Figure 12. 2D Interaction of Ciprofloxacin with crystal structure of S. aureus (PDB: 20Z6)



Column chromatography was utilized to isolate two compounds (Linalool and Nerolidol) from S. innocua root bark, and their structures were determined using MS and NMR spectroscopy. Linalool and Nerolidol demonstrated moderate binding scores (-4.7 and -5.8 kcal/mol respectively) with the binding sites of S. aureus (PDB: 3HO8) compared to Ciprofloxacin (-6.6 kcal/mol). Furthermore, their binding energies of -5.6 and -6.9 kcal/mol with P. aeruginosa (PDB: 2OZ6), were also comparable to ciprofloxacin (-8.7 kcal/mol). These moderate binding energies, found that Linalool and Nerolidol might be potential antibacterial agents.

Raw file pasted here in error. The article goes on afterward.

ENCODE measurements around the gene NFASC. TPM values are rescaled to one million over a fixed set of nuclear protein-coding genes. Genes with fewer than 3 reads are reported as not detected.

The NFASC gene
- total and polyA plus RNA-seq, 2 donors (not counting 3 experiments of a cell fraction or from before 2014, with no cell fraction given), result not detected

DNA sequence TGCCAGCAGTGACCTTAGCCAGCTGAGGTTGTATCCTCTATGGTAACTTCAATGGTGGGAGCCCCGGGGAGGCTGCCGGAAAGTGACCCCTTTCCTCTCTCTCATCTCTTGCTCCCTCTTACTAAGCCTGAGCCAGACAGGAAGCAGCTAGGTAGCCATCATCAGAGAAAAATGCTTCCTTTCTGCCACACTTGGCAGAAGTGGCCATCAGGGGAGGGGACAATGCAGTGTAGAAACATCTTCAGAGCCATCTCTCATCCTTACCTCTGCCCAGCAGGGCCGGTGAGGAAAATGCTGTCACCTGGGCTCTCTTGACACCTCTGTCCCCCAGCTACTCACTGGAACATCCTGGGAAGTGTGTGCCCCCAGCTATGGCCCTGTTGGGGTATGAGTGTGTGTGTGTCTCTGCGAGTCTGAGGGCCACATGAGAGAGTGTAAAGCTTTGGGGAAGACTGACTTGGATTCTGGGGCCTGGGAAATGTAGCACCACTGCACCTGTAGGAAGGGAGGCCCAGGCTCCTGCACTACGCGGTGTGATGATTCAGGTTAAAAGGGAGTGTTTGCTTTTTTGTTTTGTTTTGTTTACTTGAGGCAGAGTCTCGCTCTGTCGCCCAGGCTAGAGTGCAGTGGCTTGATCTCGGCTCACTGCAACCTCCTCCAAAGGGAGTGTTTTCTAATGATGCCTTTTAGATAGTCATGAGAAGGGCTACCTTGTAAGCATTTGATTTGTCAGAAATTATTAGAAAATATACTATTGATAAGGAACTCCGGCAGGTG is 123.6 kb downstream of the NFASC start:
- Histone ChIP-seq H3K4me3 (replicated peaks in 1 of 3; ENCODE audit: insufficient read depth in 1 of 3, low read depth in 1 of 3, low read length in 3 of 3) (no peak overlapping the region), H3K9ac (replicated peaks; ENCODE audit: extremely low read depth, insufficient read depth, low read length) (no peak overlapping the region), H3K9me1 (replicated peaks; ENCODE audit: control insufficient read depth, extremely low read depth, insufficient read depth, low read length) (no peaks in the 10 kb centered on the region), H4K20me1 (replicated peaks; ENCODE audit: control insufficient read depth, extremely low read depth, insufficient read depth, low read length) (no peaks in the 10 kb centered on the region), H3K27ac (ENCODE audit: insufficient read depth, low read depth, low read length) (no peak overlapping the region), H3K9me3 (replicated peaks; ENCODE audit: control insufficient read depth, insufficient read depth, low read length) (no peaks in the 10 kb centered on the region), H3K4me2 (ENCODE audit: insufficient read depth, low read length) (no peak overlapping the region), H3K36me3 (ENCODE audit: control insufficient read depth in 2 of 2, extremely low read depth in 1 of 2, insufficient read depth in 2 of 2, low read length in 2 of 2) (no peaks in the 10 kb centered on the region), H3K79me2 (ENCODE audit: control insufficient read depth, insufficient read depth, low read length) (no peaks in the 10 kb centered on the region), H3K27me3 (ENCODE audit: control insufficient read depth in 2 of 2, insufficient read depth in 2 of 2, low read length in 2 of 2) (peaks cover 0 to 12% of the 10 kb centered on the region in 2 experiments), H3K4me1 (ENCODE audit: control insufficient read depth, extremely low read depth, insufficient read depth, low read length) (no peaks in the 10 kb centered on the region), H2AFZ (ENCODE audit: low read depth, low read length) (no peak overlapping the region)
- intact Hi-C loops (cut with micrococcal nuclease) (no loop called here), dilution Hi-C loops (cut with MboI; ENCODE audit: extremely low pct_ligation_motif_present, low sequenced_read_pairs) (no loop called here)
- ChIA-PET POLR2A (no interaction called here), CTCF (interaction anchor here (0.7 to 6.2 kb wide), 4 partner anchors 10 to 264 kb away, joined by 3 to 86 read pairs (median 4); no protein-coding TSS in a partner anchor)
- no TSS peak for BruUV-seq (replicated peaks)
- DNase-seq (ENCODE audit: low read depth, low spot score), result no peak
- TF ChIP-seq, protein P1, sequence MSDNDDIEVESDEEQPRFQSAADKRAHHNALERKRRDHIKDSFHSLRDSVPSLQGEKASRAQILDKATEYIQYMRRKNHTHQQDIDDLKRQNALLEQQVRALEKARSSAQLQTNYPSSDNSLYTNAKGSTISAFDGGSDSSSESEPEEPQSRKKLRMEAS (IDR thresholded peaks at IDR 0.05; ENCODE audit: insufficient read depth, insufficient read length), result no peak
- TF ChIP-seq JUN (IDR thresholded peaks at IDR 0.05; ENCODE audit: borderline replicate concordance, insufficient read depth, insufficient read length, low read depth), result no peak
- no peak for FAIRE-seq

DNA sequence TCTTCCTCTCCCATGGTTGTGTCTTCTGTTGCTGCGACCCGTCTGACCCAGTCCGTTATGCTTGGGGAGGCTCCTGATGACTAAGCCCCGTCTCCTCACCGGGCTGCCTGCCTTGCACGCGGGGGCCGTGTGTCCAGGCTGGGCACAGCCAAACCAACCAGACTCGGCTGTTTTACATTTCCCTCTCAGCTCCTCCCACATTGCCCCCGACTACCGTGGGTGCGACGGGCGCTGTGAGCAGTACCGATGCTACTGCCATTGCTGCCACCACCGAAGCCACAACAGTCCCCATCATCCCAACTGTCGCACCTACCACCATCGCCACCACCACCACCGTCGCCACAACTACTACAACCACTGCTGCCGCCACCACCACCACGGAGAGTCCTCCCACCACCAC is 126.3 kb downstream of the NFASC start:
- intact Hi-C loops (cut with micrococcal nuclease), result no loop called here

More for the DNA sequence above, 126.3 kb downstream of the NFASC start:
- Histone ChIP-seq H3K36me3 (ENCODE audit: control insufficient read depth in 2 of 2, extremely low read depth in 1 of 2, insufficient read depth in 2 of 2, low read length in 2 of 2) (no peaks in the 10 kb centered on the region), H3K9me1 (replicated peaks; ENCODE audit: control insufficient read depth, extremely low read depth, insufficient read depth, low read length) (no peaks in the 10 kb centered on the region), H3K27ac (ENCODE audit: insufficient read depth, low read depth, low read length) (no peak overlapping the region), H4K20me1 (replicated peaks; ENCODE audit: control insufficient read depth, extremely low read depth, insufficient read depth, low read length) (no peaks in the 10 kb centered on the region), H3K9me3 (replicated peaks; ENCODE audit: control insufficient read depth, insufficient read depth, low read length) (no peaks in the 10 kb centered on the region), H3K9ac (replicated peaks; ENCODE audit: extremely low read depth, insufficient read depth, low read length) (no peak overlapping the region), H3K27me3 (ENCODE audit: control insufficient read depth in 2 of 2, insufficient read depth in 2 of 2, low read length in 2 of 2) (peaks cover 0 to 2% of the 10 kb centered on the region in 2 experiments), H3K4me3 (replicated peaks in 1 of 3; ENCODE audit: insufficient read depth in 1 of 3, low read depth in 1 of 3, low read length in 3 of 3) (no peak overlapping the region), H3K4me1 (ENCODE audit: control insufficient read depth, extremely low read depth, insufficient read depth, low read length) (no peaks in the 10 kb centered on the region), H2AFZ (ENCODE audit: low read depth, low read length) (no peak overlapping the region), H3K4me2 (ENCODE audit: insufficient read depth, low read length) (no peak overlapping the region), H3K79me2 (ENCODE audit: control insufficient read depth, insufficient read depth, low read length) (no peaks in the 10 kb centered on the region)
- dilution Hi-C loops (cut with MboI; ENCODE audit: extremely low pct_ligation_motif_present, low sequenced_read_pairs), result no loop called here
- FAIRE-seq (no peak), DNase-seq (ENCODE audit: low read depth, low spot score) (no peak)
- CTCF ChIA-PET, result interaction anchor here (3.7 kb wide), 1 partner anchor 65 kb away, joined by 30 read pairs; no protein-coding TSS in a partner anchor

The authors acknowledge Mr. Silas Ekwuribe of the Multi-User Laboratory, Chemistry Department at Ahmadu Bello University Zaria, Nigeria.

Disclosure statement

The authors declare no competing interests.


Ahmed Jibrin Uttu : 0000-0002-4089-5529